Michel Gondry has abandoned his plans to helm a film adaptation of Philip K. Dick's metaphysical sci-fi/comed novel "Ubik" for Film Rites and Anonymous Content.
The story follows a man who works at a security firm that specialises in blocking telepathic spying and other paranormal dirty tricks. When a job on the Moon leads to the death of the firm's head Glen Runciter, fragments of reality begin to slip back into the past.
Soon, messages from Runciter end up appearing all over the place, as do ads for a rare drug named Ubik. The chilling solution to the mystery is quite unexpected.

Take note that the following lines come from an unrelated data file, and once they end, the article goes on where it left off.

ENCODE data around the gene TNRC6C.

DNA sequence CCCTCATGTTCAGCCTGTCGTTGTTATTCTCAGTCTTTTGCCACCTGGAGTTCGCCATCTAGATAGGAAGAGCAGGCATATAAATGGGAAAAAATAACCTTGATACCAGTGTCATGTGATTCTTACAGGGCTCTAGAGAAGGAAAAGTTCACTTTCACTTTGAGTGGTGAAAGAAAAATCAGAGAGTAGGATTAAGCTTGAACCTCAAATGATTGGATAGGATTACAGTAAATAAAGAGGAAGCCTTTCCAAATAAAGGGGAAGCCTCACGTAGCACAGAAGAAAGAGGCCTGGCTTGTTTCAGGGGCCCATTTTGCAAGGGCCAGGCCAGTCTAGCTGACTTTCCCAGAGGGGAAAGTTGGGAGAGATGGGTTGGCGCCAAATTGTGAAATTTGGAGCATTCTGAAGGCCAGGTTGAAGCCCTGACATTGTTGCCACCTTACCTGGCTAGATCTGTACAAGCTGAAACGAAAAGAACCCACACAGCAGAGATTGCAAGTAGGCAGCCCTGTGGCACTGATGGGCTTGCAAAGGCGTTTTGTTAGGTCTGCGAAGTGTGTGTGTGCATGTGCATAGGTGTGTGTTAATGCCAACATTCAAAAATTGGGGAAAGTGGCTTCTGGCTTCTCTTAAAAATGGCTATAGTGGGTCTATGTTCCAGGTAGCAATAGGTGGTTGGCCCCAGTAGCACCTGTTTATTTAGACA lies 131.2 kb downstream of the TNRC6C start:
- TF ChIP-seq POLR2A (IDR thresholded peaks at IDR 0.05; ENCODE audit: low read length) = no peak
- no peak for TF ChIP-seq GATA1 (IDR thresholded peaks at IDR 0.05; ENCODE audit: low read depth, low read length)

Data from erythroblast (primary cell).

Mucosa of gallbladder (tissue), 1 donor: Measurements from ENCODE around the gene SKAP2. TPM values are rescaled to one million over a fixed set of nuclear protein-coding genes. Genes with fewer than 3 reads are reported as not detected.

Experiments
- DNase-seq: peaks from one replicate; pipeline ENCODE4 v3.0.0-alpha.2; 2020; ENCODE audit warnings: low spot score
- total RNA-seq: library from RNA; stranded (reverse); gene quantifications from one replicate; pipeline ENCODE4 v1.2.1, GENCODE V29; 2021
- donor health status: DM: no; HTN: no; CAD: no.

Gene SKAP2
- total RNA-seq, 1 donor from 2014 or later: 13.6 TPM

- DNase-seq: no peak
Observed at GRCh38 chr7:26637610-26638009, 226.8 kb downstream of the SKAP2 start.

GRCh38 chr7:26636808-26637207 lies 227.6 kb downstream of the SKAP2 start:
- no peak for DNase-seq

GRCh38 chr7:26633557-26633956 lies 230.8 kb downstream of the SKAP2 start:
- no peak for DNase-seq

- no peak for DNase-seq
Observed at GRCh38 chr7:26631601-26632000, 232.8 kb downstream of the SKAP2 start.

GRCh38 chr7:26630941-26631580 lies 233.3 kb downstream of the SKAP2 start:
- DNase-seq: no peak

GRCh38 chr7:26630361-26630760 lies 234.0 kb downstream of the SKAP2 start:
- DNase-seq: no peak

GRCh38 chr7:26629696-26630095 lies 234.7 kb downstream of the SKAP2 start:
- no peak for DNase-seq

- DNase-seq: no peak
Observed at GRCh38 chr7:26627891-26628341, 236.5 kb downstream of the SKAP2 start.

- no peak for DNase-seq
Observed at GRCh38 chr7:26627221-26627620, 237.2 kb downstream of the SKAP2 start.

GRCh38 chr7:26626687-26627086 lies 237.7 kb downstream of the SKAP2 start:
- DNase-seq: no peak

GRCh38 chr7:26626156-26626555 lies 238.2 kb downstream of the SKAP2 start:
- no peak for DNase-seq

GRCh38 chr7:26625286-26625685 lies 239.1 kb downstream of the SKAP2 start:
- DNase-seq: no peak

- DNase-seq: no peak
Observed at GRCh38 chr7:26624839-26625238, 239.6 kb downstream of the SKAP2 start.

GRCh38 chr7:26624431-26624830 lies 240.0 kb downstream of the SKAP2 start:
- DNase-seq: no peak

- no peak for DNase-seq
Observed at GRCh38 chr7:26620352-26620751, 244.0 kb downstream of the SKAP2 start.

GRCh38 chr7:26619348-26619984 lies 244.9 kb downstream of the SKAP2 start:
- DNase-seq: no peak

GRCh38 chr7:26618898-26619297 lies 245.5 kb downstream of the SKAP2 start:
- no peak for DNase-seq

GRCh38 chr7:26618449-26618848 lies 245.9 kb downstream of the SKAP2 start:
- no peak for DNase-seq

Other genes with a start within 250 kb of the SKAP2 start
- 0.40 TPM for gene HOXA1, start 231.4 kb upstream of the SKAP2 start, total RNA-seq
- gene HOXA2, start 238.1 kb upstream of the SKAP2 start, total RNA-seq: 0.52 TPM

Announced three years ago, Steve Zaillian was slated to produce the film. However, speaking with Telerama, Gondry says that essentially the complicated book is essentially unfilmable:
"The book is brilliant, but it's good as a literary work. Having tried to adapt it with several screenwriters... at the moment I don't feel up to doing it. It doesn't have the dramatic structure that would make it a good film. I received a script that disheartened me a bit, and that was it. It was a dream, but in life you can't always have what you want."
Gondry's Noam Chomsky documentary "Is The Man Who Is Tall Happy?" is due out soon.